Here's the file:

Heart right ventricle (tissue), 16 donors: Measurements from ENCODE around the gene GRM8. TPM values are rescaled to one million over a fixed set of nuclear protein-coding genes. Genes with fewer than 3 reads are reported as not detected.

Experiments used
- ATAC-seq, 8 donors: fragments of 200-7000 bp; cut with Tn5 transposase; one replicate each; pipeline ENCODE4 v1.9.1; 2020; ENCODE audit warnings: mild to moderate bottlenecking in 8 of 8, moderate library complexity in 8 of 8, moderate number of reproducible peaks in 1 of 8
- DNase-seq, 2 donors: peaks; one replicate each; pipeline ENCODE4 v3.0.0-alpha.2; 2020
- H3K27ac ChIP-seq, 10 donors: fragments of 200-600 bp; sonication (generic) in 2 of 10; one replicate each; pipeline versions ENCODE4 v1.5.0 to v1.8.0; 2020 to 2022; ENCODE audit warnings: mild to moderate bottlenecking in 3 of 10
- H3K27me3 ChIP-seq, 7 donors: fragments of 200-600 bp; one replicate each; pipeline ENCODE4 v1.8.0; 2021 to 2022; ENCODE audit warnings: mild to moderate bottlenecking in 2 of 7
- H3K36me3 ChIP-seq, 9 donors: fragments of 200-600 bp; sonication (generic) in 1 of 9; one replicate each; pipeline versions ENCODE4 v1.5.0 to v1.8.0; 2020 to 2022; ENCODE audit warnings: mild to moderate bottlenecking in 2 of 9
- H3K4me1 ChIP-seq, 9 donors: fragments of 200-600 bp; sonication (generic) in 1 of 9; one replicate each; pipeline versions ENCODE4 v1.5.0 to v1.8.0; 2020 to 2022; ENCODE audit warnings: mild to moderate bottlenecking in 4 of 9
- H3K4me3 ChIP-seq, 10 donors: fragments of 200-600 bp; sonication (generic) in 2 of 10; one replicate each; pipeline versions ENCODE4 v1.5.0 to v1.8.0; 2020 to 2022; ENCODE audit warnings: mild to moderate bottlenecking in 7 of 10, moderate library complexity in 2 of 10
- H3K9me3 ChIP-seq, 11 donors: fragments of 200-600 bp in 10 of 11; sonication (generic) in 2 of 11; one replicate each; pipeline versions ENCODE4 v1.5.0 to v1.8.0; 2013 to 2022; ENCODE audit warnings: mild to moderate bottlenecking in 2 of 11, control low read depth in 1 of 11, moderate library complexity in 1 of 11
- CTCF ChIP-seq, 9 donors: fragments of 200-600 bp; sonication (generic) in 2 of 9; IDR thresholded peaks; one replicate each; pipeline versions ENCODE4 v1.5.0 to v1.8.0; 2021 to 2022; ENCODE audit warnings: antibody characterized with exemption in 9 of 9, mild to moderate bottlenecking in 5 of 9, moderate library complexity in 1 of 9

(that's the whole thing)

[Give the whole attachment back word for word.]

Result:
Heart right ventricle (tissue), 16 donors: Measurements from ENCODE around the gene GRM8. TPM values are rescaled to one million over a fixed set of nuclear protein-coding genes. Genes with fewer than 3 reads are reported as not detected.

Experiments used
- ATAC-seq, 8 donors: fragments of 200-7000 bp; cut with Tn5 transposase; one replicate each; pipeline ENCODE4 v1.9.1; 2020; ENCODE audit warnings: mild to moderate bottlenecking in 8 of 8, moderate library complexity in 8 of 8, moderate number of reproducible peaks in 1 of 8
- DNase-seq, 2 donors: peaks; one replicate each; pipeline ENCODE4 v3.0.0-alpha.2; 2020
- H3K27ac ChIP-seq, 10 donors: fragments of 200-600 bp; sonication (generic) in 2 of 10; one replicate each; pipeline versions ENCODE4 v1.5.0 to v1.8.0; 2020 to 2022; ENCODE audit warnings: mild to moderate bottlenecking in 3 of 10
- H3K27me3 ChIP-seq, 7 donors: fragments of 200-600 bp; one replicate each; pipeline ENCODE4 v1.8.0; 2021 to 2022; ENCODE audit warnings: mild to moderate bottlenecking in 2 of 7
- H3K36me3 ChIP-seq, 9 donors: fragments of 200-600 bp; sonication (generic) in 1 of 9; one replicate each; pipeline versions ENCODE4 v1.5.0 to v1.8.0; 2020 to 2022; ENCODE audit warnings: mild to moderate bottlenecking in 2 of 9
- H3K4me1 ChIP-seq, 9 donors: fragments of 200-600 bp; sonication (generic) in 1 of 9; one replicate each; pipeline versions ENCODE4 v1.5.0 to v1.8.0; 2020 to 2022; ENCODE audit warnings: mild to moderate bottlenecking in 4 of 9
- H3K4me3 ChIP-seq, 10 donors: fragments of 200-600 bp; sonication (generic) in 2 of 10; one replicate each; pipeline versions ENCODE4 v1.5.0 to v1.8.0; 2020 to 2022; ENCODE audit warnings: mild to moderate bottlenecking in 7 of 10, moderate library complexity in 2 of 10
- H3K9me3 ChIP-seq, 11 donors: fragments of 200-600 bp in 10 of 11; sonication (generic) in 2 of 11; one replicate each; pipeline versions ENCODE4 v1.5.0 to v1.8.0; 2013 to 2022; ENCODE audit warnings: mild to moderate bottlenecking in 2 of 11, control low read depth in 1 of 11, moderate library complexity in 1 of 11
- CTCF ChIP-seq, 9 donors: fragments of 200-600 bp; sonication (generic) in 2 of 9; IDR thresholded peaks; one replicate each; pipeline versions ENCODE4 v1.5.0 to v1.8.0; 2021 to 2022; ENCODE audit warnings: antibody characterized with exemption in 9 of 9, mild to moderate bottlenecking in 5 of 9, moderate library complexity in 1 of 9